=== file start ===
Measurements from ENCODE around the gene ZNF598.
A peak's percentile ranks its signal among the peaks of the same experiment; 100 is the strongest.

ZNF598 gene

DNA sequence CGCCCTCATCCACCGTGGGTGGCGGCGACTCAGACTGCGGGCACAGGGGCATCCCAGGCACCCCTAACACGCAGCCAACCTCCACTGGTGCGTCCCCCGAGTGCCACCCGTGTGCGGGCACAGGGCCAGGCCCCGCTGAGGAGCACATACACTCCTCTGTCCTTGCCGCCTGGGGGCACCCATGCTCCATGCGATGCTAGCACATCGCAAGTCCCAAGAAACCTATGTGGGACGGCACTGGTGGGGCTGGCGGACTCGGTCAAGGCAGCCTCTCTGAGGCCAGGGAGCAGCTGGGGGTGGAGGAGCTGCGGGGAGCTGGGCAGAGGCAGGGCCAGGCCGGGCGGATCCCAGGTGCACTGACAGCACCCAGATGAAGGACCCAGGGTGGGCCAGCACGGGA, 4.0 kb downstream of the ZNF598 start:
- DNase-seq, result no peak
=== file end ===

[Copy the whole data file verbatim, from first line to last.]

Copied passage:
Measurements from ENCODE around the gene ZNF598.
A peak's percentile ranks its signal among the peaks of the same experiment; 100 is the strongest.

ZNF598 gene

DNA sequence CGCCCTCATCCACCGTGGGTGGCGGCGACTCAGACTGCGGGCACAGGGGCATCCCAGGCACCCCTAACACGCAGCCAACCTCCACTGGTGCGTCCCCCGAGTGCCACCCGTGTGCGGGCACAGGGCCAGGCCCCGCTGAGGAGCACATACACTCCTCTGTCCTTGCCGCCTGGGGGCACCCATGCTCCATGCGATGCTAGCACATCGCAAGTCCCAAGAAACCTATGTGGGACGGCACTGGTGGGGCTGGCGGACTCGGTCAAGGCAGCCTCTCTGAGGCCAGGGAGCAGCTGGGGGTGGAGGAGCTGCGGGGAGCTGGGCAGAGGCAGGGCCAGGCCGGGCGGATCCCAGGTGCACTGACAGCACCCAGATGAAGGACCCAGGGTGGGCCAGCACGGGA, 4.0 kb downstream of the ZNF598 start:
- DNase-seq, result no peak